The Science of Sustainability

Producer's Notes: Algae Power

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An image of a bioreactor being developed by OriginOil scientists.

Today’s episode of QUEST features our 10-minute TV story about efforts to produce biofuels from algae. In 1996, when the U.S. Department of Energy concluded its 25-year research project into the potential of algae as biofuels, its report concluded that the most cost-effective way to grow algae was in open ponds. With climate change and geopolitics prompting new research into the algae-as-fuel question, some companies are pursuing the open pond route, while others are looking into closed systems such as bioreactors. In our TV story we profile OriginOil, a Los Angeles-based company developing a bioreactor that looks like a miniature Christmas tree, complete with bright, colored lights. And we interview the CEO of Aurora Biofuels, a company based in the Bay Area city of Alameda, which is re-imagining open ponds, as well as trying to create strains of algae that are ideal for fuel production. Before becoming the CEO of Aurora Biofuels, Bob Walsh worked at the oil company Shell for 25 years. Here’s an excerpt of QUEST’s March, 2009, interview with Walsh, most of which didn't make it into the TV segment.

QUEST: What excited you about algae?

BOB WALSH: I ran oil products businesses for many years and understand the cost-competitiveness and the commodity basis of it. And what excited me about algae was, A, it’s renewable. B, you're using a feed stock of carbon dioxide, which is basically free. And finally, what excited me about this company, Aurora Biofuels, was the aspect of solving it end to end, not just the biotech (end of things), but also the engineering aspects.

Q: What has algae been grown for in ponds in the past?

WALSH: Algae’s been grown in open ponds for decades. And typically it’s been done with nutraceuticals – spirulina, which many people use as a protein pill. That is grown in open ponds, but not very cost-effectively because they haven’t had to be very cost-effective. They can charge $10 per pound.

Q: What would be the difference that you would be looking for in terms of cost-effectiveness, compared to what’s been done already?

WALSH: Historically, algae were just grown in an open pond and captured carbon dioxide (CO2) from the atmosphere and the sun. What we’re actually doing is injecting the CO2 we recover from a steel mill or power plant, to give the algae food. And we’ve engineered it to get better mixing, so it grows more quickly. And then finally, rather than drying the algae out, we actually do a wet extraction of the oil, which is much more cost-effective than drying it as they have historically done for proteins.

Q: So what price would you be aiming for, and what price can the algae be grown for now?

WALSH:
Oil today has been around $50 per barrel. We believe we need to be competitive in the $50-60 range. And that’s what our final target is. I think oil will be $60-100 over the next 10 to 15 years.

Q: What would the algae biofuels facility of the future look like?

WALSH: You’ll situate it very close to a CO2 source – a steel mill or a power plant. It will encompass several thousand acres of barren land – because you want dry, barren land – and use salt water. And it would produce roughly 120 million gallons a year of useable fuel into the existing infrastructure.

Q: Can algae fuel actually make a contribution to our transportation needs?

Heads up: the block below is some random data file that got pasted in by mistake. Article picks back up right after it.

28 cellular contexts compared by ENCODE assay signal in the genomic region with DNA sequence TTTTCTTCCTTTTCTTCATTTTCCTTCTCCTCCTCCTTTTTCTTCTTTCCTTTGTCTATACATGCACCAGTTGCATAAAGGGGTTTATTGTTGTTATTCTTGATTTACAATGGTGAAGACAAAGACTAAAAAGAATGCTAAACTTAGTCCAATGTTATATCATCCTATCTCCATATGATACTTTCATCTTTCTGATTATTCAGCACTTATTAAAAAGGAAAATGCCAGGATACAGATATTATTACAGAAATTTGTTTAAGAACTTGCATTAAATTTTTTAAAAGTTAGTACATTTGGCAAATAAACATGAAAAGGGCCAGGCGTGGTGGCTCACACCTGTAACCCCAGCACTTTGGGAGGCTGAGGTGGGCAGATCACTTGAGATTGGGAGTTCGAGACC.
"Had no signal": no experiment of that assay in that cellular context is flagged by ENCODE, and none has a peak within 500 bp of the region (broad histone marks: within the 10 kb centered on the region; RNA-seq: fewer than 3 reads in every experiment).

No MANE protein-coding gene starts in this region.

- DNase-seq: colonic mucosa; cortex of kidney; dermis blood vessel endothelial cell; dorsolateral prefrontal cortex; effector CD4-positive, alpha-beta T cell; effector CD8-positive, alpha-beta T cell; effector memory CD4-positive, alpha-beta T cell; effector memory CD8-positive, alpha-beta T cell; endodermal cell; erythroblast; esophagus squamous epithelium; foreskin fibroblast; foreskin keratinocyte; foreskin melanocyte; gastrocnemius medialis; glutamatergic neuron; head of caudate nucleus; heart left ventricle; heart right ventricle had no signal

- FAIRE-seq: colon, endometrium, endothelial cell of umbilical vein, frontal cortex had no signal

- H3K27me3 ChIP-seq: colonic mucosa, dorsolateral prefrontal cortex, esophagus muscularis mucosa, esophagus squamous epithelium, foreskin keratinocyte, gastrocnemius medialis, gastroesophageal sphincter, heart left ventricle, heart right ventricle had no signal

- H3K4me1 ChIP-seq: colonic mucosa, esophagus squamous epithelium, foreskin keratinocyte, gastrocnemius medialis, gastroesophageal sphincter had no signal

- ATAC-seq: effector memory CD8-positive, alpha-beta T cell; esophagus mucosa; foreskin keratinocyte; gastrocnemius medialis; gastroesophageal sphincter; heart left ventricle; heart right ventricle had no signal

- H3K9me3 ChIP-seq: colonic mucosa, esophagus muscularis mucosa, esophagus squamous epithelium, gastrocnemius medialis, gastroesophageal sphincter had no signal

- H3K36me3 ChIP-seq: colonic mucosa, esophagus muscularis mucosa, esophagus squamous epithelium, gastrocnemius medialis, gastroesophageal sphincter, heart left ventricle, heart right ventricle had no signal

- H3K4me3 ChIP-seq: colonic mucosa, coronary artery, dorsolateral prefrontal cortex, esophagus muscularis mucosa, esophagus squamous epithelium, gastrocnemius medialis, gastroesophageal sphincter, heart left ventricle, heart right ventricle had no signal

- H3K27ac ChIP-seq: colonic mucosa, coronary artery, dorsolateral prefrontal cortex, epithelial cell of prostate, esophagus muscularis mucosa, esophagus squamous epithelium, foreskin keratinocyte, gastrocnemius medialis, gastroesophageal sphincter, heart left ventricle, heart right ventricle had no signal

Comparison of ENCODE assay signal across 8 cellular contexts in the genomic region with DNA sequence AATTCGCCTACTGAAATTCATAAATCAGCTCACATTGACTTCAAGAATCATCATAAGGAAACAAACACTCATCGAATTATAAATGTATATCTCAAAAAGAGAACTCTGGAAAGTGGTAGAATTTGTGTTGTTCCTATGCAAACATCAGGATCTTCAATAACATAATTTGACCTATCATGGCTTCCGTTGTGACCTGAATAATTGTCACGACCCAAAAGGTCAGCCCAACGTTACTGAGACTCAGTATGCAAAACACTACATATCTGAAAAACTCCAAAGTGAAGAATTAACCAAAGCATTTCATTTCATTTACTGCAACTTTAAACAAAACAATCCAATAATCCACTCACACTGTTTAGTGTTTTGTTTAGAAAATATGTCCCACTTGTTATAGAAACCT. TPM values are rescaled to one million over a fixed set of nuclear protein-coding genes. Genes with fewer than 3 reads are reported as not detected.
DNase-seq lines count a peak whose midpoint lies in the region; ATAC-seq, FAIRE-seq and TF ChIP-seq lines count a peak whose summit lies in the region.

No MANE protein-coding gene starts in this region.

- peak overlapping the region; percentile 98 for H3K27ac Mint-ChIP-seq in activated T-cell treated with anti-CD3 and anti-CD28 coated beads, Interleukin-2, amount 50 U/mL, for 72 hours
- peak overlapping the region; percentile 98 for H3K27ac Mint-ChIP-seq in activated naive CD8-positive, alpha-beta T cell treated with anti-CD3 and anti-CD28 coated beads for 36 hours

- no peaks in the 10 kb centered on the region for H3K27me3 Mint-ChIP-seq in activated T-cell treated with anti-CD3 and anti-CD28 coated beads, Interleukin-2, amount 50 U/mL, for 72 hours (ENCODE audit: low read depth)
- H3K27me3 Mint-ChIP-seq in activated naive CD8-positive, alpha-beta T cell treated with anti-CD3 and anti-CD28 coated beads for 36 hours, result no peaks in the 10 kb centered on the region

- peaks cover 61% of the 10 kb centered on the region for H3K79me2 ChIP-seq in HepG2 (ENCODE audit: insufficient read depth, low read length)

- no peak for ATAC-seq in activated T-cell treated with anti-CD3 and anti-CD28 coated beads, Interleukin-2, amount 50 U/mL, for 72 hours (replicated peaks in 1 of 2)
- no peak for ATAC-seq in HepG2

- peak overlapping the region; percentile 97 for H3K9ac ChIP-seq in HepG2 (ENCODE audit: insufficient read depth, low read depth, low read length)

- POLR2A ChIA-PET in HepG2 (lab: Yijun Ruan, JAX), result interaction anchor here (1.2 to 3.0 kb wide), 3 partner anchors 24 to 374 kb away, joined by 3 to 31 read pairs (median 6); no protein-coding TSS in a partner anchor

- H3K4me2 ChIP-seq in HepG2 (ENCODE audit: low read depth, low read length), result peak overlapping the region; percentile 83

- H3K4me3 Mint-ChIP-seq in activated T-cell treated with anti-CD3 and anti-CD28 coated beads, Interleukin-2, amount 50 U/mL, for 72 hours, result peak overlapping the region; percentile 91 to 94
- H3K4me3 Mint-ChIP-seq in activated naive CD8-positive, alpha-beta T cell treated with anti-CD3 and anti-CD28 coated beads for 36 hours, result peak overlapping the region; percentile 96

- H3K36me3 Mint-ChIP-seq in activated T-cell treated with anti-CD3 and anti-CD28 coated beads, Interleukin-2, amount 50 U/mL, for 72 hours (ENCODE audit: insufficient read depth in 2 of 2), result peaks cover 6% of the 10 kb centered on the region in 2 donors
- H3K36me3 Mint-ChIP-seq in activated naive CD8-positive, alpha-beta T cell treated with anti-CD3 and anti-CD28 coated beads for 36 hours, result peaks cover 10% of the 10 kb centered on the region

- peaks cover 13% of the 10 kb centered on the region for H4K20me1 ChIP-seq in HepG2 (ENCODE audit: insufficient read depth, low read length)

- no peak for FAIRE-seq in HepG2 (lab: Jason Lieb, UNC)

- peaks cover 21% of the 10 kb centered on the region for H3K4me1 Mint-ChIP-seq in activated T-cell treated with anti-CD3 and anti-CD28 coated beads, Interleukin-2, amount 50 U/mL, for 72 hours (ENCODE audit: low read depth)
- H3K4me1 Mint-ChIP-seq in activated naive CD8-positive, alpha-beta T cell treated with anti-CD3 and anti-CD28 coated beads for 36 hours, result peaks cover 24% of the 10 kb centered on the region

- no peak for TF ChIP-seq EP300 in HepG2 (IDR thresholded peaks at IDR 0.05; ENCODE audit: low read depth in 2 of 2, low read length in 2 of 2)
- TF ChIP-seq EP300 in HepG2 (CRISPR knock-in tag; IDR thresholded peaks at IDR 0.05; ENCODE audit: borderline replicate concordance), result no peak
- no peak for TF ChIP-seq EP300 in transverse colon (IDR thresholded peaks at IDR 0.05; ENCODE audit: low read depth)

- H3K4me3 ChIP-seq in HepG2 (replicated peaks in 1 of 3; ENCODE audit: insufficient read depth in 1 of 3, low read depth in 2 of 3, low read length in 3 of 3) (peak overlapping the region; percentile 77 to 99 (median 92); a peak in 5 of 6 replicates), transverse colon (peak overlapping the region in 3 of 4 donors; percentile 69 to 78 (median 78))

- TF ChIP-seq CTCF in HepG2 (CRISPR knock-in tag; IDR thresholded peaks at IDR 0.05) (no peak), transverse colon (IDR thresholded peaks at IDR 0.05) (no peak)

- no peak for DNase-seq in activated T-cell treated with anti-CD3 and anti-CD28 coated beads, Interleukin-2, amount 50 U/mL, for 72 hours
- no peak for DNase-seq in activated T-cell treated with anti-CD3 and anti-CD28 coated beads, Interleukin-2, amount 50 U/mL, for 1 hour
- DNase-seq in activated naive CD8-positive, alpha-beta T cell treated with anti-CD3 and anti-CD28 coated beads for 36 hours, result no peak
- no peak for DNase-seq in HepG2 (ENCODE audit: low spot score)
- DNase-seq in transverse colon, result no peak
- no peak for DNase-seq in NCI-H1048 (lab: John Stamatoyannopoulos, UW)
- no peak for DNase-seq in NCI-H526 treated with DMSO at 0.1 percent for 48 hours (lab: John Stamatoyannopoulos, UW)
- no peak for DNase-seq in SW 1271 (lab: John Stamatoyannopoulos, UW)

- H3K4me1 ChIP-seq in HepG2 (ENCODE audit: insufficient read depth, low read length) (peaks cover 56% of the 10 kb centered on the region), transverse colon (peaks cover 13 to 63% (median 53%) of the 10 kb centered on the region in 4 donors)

WALSH: Algae can be a player. It’s going to take a lot of different solutions because of the different climates and things that you need for it. It’s also a trillion-gallon market. And so it’s not going to happen tomorrow. But certainly algae can be a 5- to 10-percent player in ten years, in the marketplace.

 

Watch the Algae Power television story online.

 

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Category: Biology, Chemistry, Energy, Environment, Television

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Gabriela Quirós

About the Author ()

Gabriela Quirós is a TV Producer for KQED Science & Environment. She started her journalism career in 1993 as a newspaper reporter in Costa Rica, where she grew up. She won two national reporting awards there for series on C-sections and organic agriculture, and developed a life-long interest in health reporting. She moved to the Bay Area in 1996 to study documentary filmmaking at the University of California-Berkeley, where she received master’s degrees in journalism and Latin American studies. She joined KQED as a TV producer when QUEST started in 2006 and has covered everything from Alzheimer’s to bee die-offs to dark energy. She has shared two regional Emmys, and four of her stories have been nominated for the award as well. Independent from her work on QUEST, she produced and directed the hour-long documentary Beautiful Sin for PBS, about the surprising story of how Costa Rica became the only country in the world to outlaw in-vitro fertilization.
  • http://www.kqed.org/quest/blog/2009/09/15/producers-notes-algae-power/#respond JOSE M ESCOVAR

    I saw your program last night on algae in KQED. I believe that you are doing a disservice to the people like me who are working in biofuels by presenting the facts wrong. Corn ethanol is not the sole cause of rain forest deforestation as you pointed out. There are many factors behind deforestation: cattle ranchers, logging and an increase in meat consumption all over the world as China and India become more affluent. Corn produced in the USA goes 10% to human consumption, 20-25% to biofuels and the remaining part to animal feed. The main reason that corn prices are going up is because of meat consumption. Want to stop rain forest deforestation then reduce the amount of meat that you consume and do not blame biofuels.

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